It is not uncommon for parents to disagree on the rules and limitations of screen time. If not discussed in advance, parents are likely to enforce the rules to varying degrees which causes arguments and frustration that rubs off on the children. It is helpful for parents to have an in-depth conversation about why they want to impose limitations. Communication is key to help understand each other.
One parent may believe that exercise and creativity are being stunted by screens, and the other parent envisions screen time leading to interests in programming, coding, and a successful career. While both parents are looking out for the child’s best interest, they are doing so in opposite ways. Understanding why each parent has their respective views helps to coordinate a compromise that will improve family dynamics.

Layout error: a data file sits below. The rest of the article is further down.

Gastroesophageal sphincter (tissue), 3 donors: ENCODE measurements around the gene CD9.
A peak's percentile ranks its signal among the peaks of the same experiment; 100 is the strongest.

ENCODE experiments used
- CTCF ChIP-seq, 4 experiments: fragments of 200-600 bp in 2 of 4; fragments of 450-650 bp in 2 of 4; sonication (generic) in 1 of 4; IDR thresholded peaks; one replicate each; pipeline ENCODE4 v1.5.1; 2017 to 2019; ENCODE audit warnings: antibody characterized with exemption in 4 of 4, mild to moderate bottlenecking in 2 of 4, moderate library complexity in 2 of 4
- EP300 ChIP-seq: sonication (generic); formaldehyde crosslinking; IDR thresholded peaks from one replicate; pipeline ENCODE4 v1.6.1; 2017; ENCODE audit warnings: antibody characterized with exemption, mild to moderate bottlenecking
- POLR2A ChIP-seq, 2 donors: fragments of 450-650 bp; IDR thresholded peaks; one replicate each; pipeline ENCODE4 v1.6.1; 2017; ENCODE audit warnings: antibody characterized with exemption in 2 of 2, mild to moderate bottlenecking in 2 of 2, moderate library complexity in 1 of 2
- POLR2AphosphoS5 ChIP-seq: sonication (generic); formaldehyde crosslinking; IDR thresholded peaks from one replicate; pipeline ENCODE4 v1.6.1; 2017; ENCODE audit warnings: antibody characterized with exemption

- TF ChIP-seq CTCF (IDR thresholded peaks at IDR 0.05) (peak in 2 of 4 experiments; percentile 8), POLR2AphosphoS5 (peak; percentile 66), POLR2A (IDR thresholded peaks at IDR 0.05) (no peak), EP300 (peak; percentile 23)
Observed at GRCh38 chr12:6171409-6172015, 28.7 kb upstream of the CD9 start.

6. Open communication to find middle ground is key to setting rules for the kids
Jill Sandy, Gardener, & Founder, Constant Delights
I think the best way to find a way to agree to the same set of rules is to openly communicate. Tell one another what your concerns are, and identify why and where the difference of opinion exists. Instead of shutting each other’s perspective out, and confusing your child about whose rules should they follow, it is better to communicate. Find a middle ground and then stick by it. This will compensate for both the parent’s perspective and also would help both of you compromise on certain things. There won’t be solely just one parent doing all the talking and the other just listening.
If parents don’t agree on screen time rules, chances are you’ll just confuse your child and they won’t listen to either of you. Other than this, it will only cause an unwanted clash between you and your partner, which shouldn’t be the case. The aim is to parent your child, rather than having to be parented yourself.
Everything starts with open communication. It’s easy to be quick to set the rules, but it’s important to hear others’ opinions and ideas before coming to a conclusion. Be sure to find a resolution that works for everyone, identify clear rules, and set consequences that everyone will enforce.